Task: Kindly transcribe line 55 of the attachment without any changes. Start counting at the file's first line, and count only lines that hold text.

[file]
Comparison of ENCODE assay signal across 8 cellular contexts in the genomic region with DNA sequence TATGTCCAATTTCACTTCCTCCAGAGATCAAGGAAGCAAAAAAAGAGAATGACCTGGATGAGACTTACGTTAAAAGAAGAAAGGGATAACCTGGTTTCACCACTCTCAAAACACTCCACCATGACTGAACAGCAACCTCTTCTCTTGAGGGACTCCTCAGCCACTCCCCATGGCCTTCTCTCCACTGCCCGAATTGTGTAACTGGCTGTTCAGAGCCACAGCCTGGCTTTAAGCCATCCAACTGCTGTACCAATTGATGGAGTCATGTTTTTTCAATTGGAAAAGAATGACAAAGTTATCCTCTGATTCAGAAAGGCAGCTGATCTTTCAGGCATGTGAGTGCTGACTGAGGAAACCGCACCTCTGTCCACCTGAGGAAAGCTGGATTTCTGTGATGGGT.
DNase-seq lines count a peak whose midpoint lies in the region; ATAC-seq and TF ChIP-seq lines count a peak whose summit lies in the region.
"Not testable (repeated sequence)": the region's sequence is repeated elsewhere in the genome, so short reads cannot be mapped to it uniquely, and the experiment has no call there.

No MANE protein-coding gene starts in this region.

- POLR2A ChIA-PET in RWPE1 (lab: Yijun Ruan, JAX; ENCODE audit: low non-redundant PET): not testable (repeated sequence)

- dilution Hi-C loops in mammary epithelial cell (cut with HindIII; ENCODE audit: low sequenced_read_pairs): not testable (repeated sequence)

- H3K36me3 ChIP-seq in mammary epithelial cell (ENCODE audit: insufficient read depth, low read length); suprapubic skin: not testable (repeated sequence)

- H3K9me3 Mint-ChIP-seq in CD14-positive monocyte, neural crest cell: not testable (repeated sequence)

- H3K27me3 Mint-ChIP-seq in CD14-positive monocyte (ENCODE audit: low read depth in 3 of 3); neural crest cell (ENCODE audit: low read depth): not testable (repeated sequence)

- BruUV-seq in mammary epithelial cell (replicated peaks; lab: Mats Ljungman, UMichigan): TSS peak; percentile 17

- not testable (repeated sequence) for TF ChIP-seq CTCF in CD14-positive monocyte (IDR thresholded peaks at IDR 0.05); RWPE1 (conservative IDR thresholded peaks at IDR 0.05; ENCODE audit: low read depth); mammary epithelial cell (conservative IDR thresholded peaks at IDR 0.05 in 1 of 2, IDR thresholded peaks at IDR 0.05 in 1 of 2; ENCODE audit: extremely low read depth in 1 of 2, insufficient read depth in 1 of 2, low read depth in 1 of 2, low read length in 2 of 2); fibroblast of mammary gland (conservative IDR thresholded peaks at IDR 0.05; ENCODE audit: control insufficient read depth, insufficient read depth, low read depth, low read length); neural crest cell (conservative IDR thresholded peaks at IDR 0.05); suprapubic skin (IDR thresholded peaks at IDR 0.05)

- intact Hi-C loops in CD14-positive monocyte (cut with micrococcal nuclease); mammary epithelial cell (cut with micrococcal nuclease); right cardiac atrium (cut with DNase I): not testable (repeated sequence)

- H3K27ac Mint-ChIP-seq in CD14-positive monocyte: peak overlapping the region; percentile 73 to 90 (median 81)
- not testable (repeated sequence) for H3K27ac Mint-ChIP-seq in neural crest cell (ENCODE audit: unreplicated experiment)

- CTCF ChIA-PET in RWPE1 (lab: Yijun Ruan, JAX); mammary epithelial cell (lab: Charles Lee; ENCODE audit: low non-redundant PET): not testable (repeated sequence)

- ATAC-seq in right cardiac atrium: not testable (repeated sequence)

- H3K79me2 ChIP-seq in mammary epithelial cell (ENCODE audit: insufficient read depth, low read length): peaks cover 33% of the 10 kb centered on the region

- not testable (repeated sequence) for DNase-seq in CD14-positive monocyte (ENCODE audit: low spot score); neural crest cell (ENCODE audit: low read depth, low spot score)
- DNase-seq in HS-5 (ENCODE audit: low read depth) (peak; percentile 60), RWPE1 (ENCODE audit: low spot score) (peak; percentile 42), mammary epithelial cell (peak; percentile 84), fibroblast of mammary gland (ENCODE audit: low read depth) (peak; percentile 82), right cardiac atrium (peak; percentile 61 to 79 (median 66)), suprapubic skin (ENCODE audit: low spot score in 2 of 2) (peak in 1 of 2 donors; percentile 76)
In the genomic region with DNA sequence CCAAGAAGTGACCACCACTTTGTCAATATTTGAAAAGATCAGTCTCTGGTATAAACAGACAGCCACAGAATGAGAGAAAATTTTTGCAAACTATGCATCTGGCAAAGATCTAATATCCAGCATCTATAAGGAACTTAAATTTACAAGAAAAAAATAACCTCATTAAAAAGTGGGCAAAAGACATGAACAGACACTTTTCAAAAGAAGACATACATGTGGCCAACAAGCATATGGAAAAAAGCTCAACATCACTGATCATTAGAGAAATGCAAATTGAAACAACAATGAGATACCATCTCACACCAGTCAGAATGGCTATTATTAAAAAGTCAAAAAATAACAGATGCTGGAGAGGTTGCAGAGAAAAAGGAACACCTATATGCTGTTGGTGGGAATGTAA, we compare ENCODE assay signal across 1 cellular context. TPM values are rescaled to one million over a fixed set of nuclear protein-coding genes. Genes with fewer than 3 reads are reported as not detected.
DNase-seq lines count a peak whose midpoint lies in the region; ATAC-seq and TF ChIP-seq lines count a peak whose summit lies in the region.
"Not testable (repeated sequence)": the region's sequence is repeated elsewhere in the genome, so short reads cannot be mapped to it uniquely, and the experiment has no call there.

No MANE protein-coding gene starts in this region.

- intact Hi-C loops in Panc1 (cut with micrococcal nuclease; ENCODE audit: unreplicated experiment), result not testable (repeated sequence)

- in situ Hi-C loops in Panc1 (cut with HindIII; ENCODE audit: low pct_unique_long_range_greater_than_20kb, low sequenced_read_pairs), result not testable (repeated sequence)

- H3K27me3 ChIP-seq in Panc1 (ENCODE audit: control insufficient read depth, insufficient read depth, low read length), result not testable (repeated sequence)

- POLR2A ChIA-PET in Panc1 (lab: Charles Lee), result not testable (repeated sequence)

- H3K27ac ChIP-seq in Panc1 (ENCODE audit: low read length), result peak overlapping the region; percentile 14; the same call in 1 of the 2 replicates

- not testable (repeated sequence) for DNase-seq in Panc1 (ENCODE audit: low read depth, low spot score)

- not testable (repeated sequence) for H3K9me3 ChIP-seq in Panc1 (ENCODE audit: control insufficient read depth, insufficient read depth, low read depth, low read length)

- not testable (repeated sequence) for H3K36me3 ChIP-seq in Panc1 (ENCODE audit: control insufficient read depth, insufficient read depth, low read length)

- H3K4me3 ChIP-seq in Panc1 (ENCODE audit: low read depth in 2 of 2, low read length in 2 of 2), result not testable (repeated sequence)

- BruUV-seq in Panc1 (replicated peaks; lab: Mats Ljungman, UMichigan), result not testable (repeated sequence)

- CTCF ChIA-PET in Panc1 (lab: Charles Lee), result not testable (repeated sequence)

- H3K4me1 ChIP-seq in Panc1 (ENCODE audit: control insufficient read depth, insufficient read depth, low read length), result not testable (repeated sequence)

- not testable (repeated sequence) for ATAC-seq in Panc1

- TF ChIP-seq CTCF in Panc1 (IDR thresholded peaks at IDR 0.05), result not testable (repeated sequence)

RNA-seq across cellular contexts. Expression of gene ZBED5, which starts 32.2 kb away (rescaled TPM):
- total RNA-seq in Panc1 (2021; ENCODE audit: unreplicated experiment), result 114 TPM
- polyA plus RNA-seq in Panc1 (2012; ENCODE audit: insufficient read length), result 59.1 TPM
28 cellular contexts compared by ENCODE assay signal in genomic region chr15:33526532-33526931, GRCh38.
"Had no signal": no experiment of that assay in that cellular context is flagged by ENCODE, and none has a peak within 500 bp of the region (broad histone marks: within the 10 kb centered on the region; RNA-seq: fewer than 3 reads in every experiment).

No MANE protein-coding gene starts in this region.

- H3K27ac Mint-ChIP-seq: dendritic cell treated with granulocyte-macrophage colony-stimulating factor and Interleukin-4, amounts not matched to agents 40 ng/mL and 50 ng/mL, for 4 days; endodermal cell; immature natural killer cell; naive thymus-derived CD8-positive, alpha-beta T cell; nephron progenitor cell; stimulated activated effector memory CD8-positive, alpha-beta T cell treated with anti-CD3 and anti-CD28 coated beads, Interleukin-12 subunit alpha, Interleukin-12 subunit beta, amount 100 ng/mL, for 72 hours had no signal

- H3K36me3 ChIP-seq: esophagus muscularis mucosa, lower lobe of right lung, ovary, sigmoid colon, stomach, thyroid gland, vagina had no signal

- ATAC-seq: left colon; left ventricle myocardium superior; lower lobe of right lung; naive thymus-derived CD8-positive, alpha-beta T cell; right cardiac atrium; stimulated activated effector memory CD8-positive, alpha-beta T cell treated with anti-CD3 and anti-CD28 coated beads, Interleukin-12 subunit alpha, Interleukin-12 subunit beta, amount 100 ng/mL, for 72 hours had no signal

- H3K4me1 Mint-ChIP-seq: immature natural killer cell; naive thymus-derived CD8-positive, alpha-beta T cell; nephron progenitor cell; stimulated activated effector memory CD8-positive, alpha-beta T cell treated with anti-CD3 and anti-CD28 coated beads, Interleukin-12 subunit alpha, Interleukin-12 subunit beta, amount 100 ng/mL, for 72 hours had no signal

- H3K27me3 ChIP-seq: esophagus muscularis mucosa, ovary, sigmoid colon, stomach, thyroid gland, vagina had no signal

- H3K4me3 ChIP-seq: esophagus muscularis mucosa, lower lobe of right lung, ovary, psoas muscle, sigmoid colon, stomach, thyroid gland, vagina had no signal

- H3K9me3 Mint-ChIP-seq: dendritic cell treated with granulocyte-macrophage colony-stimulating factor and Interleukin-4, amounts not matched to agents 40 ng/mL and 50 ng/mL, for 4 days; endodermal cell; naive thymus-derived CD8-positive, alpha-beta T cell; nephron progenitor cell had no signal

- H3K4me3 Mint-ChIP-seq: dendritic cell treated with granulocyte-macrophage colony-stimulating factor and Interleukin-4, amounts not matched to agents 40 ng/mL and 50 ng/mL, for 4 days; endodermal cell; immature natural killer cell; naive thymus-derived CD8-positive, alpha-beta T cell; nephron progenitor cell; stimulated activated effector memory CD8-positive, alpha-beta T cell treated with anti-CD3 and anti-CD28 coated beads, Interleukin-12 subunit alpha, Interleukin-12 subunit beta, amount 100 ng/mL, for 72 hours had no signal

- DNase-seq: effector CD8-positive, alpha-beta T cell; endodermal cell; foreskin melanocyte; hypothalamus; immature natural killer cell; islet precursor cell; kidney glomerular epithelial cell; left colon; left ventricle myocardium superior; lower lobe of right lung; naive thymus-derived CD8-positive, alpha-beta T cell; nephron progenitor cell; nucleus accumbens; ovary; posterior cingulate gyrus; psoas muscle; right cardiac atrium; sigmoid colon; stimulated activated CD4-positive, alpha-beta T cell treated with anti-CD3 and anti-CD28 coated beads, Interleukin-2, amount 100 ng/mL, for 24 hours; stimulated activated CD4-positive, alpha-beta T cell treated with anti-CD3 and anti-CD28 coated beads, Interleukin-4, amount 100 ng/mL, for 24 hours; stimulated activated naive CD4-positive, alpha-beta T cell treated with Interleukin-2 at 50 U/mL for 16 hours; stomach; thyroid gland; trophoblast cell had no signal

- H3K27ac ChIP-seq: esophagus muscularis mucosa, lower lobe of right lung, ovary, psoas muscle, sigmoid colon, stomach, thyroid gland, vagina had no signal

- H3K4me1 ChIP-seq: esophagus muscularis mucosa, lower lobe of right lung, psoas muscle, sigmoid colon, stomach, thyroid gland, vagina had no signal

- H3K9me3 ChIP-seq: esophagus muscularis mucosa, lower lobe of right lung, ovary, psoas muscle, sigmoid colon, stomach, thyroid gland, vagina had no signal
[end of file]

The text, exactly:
- H3K9me3 ChIP-seq: esophagus muscularis mucosa, lower lobe of right lung, ovary, psoas muscle, sigmoid colon, stomach, thyroid gland, vagina had no signal